There is a lot of talk, and concern, in recent days about refugees. Social media is abuzz with information — and in some cases, fear-mongering — about the issue, especially as Syrian refugees pour into Europe.
Sometimes, as arguments grow heated, it’s valuable to step back and consider the difference acceptance can make, to put a human face on an admittedly overwhelming situation.
Consider Ta Hay Tha, who is now 16 years old and living in Kimberley.
Ta Hay Tha was born in a refugee camp on the border between Thailand and Burma (Myanmar) border. He was born disabled, with no arms or legs. It is frightening to imagine how hard this young man’s life would have been living with thousands of other desperate political refugees in a camp.
But Ta Hay Tha was lucky. He came to Canada with his five siblings and their Mother in 2008, sponsored by EK Friends of Burma, as are all refugees in Kimberley and Cranbrook for the last 15 years. His eldest sister, August Paw had already arrived in 2007 with her husband and their first child.
Today, Ta Hay Tha is a student at Selkirk Secondary School. He has a full, active life, partially in thanks to the compassion and kindness of strangers. It began of course, with Friends of Burma, and people like Shauna Jimenez, who have assisted the family with their transition and continue to be part of their lives all these years later. Ta Hay Tha has been given a special bucket ski so he can ski at the Kimberley Alpine Resort. Another volunteer is experimenting with building him ski legs.
And now, Ta Hay Tha will be mobile in the summer as well.
He recently received a battery-operated cycle, a one of a kind vehicle that he can steer with adaptable arms, and control and stop with his legs.
It’s all due to “wonderful, wonderful volunteers” Jimenez says.
The cycle has been paid for by War Amps Canada and was adapted for Ta Hay Tha by the Tetris Society, which specializes in making things work for the disabled.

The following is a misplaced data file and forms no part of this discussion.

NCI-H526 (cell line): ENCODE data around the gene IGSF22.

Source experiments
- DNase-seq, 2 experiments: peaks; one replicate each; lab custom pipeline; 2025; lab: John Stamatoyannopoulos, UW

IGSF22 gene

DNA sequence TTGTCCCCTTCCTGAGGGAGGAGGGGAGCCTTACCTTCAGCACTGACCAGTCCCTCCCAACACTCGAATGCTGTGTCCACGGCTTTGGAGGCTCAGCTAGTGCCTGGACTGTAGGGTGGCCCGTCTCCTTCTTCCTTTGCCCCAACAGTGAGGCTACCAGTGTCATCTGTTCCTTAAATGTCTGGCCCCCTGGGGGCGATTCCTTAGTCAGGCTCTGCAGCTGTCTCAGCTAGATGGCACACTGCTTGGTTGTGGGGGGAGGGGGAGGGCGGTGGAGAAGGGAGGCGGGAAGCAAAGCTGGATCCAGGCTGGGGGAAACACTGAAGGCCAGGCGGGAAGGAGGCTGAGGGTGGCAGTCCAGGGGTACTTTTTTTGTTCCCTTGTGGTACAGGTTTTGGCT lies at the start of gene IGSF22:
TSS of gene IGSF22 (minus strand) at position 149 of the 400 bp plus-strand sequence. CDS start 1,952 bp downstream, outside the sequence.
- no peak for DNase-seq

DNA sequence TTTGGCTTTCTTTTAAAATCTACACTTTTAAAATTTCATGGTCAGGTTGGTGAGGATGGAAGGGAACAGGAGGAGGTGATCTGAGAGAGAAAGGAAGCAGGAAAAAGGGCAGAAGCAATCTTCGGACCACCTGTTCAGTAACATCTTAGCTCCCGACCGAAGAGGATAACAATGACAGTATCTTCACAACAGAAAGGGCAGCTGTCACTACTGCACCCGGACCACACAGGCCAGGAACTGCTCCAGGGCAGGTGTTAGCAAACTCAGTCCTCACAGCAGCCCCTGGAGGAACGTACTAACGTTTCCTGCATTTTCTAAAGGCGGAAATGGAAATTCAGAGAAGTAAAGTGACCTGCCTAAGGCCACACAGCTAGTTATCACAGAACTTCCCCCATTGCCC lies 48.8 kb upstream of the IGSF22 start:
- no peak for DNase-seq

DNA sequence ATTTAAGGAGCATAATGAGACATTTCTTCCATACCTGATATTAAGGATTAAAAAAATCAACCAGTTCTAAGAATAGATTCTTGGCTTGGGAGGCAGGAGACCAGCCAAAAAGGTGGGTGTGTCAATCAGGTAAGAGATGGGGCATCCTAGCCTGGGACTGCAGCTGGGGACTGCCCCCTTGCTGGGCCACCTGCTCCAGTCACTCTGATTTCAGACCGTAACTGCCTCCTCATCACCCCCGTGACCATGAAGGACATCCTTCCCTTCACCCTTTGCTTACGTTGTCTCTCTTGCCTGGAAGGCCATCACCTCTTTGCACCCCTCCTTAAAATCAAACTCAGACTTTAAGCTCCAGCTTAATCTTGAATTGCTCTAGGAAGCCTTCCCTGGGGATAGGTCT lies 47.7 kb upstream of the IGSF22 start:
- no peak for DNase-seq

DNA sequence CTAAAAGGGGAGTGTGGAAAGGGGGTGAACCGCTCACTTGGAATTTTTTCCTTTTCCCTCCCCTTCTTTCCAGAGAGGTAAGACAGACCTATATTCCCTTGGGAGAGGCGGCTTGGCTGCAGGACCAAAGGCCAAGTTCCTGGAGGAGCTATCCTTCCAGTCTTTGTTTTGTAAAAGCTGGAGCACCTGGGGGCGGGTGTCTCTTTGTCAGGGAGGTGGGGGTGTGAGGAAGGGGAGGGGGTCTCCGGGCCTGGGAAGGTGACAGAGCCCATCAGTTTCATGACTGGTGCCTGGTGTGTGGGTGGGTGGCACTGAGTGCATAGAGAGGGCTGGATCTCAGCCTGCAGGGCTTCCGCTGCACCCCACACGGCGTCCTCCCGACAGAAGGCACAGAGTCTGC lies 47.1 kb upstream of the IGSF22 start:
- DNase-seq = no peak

Assistance was also received from Fun West Sports in Calgary.
“I phoned ten different bike shops to see if they could work with the Tetris Society volunteers to make this bike,” Jimenez said. “Rob from Fun West was the only one who said he’d try.
“The last three months we have been travelling back and forth to Calgary, trying to make it work. And they did make it work. Hearts and minds together made it work.
“These wonderful volunteers had never even met him but they spent hours and hours on it.”
The bike has enough power that Ta Hay Tha could go all the way to Cranbrook on the Rails 2 Trails. The smile on his face in the picture above will tell you what it means to him.
It all started with Ta Hay Tha and his family being sponsored as refugees by Friends of Burma.
“Like most refugees, they came seeking safety, welcome and inclusion,” Jimenez said. “It is hard to imagine how anyone could be afraid of these gentle people. However, our current federal government works hard at creating that imagined fear. They try to convince us that refugees are terrorists. The truth is that refugees are escaping terror. They seek safety, just like our own grandparents when they came to Canada as refugees or immigrants. Remember, we are all former refugees or immigrants, unless we are First Nations.”
And if Ta Hay Tha and his family had not come to Canada, their situation now would be dire, Jimenez says.
“They would now be facing forced repatriation to Burma. Most refugees from Burma are terrified of being forced to return to the country they fled. After living in refugee camps on the Thai/Burma border for over a decade, they are about to be forced to return to Burma. The military government is still waging war against many of the rural, ethnic folks, like the Karen and Chin. There is a good chance they would be murdered by their own government, upon being forced to return. It seems the world has tired of their story — some call it compassion fatigue. The current Syrian crisis is constantly in the media and is reminding us that there are refugees languishing all over the world, seeking safety and being refused. Many Karen refugees, like Ta Hay Tha’s family, have been waiting for decades in refugee camps, for the opportunity to come to Canada and start new lives in safety.
“I encourage everyone to get to know any one of the former refugees living in Kimberley or Cranbrook. Volunteer with EK Friends of Burma – help former refugees improve their English skills, help them learn to drive, accompany them on a bike ride, help them with their school home-work, share a cup of tea with them. Many EK residents are currently involved, but we always need more volunteers. You will be able to make up your own mind about who is/is not a terrorist while you reach out to welcome new refugees and help them resettle successfully in our communities. Perhaps you will even want to join a group like EKFriends of Burma and sponsor a refugee. Currently some local church groups are considering doing just that. Call 250 4223259 or email firstname.lastname@example.org if you have room in your heart to help someone feel welcome in our community.”